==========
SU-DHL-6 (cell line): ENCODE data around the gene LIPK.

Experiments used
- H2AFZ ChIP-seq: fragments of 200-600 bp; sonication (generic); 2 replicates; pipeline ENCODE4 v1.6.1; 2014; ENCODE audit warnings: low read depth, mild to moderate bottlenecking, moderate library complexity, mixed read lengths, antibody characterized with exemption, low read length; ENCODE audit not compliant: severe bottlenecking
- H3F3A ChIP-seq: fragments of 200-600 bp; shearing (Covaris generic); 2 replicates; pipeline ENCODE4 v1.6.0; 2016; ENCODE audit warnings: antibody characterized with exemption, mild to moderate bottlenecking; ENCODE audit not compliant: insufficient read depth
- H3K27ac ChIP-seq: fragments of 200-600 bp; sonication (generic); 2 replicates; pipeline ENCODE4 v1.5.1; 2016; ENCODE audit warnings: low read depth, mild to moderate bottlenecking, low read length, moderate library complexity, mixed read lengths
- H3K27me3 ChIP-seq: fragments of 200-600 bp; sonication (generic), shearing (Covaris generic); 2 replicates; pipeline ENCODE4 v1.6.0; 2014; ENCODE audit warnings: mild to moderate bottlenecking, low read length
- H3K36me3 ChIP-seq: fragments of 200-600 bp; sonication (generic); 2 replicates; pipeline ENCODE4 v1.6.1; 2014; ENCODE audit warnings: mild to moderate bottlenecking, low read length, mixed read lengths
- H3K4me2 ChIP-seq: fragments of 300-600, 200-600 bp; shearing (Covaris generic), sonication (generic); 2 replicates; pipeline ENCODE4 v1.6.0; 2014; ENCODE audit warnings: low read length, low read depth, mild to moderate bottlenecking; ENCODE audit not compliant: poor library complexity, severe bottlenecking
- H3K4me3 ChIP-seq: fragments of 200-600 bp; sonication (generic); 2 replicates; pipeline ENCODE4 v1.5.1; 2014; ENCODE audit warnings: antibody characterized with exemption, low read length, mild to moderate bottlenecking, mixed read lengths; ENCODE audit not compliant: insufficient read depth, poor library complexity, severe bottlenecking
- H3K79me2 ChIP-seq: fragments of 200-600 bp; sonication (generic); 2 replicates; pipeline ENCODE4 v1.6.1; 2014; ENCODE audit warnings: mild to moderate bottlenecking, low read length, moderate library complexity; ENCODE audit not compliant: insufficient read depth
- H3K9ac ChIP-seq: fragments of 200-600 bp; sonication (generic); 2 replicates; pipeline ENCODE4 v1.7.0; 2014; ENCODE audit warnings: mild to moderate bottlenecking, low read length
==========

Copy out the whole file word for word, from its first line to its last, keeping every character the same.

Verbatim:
SU-DHL-6 (cell line): ENCODE data around the gene LIPK.

Experiments used
- H2AFZ ChIP-seq: fragments of 200-600 bp; sonication (generic); 2 replicates; pipeline ENCODE4 v1.6.1; 2014; ENCODE audit warnings: low read depth, mild to moderate bottlenecking, moderate library complexity, mixed read lengths, antibody characterized with exemption, low read length; ENCODE audit not compliant: severe bottlenecking
- H3F3A ChIP-seq: fragments of 200-600 bp; shearing (Covaris generic); 2 replicates; pipeline ENCODE4 v1.6.0; 2016; ENCODE audit warnings: antibody characterized with exemption, mild to moderate bottlenecking; ENCODE audit not compliant: insufficient read depth
- H3K27ac ChIP-seq: fragments of 200-600 bp; sonication (generic); 2 replicates; pipeline ENCODE4 v1.5.1; 2016; ENCODE audit warnings: low read depth, mild to moderate bottlenecking, low read length, moderate library complexity, mixed read lengths
- H3K27me3 ChIP-seq: fragments of 200-600 bp; sonication (generic), shearing (Covaris generic); 2 replicates; pipeline ENCODE4 v1.6.0; 2014; ENCODE audit warnings: mild to moderate bottlenecking, low read length
- H3K36me3 ChIP-seq: fragments of 200-600 bp; sonication (generic); 2 replicates; pipeline ENCODE4 v1.6.1; 2014; ENCODE audit warnings: mild to moderate bottlenecking, low read length, mixed read lengths
- H3K4me2 ChIP-seq: fragments of 300-600, 200-600 bp; shearing (Covaris generic), sonication (generic); 2 replicates; pipeline ENCODE4 v1.6.0; 2014; ENCODE audit warnings: low read length, low read depth, mild to moderate bottlenecking; ENCODE audit not compliant: poor library complexity, severe bottlenecking
- H3K4me3 ChIP-seq: fragments of 200-600 bp; sonication (generic); 2 replicates; pipeline ENCODE4 v1.5.1; 2014; ENCODE audit warnings: antibody characterized with exemption, low read length, mild to moderate bottlenecking, mixed read lengths; ENCODE audit not compliant: insufficient read depth, poor library complexity, severe bottlenecking
- H3K79me2 ChIP-seq: fragments of 200-600 bp; sonication (generic); 2 replicates; pipeline ENCODE4 v1.6.1; 2014; ENCODE audit warnings: mild to moderate bottlenecking, low read length, moderate library complexity; ENCODE audit not compliant: insufficient read depth
- H3K9ac ChIP-seq: fragments of 200-600 bp; sonication (generic); 2 replicates; pipeline ENCODE4 v1.7.0; 2014; ENCODE audit warnings: mild to moderate bottlenecking, low read length